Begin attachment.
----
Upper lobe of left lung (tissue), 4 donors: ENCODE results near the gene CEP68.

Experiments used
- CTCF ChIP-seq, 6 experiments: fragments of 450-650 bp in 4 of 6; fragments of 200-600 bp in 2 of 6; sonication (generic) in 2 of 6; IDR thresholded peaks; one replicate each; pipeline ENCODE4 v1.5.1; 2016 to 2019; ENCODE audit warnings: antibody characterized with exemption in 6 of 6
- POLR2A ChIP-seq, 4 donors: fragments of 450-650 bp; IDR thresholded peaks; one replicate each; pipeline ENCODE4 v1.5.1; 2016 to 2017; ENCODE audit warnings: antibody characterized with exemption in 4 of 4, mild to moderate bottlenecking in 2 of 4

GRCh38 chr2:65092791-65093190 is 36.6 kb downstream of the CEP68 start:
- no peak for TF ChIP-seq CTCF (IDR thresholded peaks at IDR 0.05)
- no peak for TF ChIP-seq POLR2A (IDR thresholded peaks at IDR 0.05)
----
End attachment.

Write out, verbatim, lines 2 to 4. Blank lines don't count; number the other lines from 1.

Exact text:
Experiments used
- CTCF ChIP-seq, 6 experiments: fragments of 450-650 bp in 4 of 6; fragments of 200-600 bp in 2 of 6; sonication (generic) in 2 of 6; IDR thresholded peaks; one replicate each; pipeline ENCODE4 v1.5.1; 2016 to 2019; ENCODE audit warnings: antibody characterized with exemption in 6 of 6
- POLR2A ChIP-seq, 4 donors: fragments of 450-650 bp; IDR thresholded peaks; one replicate each; pipeline ENCODE4 v1.5.1; 2016 to 2017; ENCODE audit warnings: antibody characterized with exemption in 4 of 4, mild to moderate bottlenecking in 2 of 4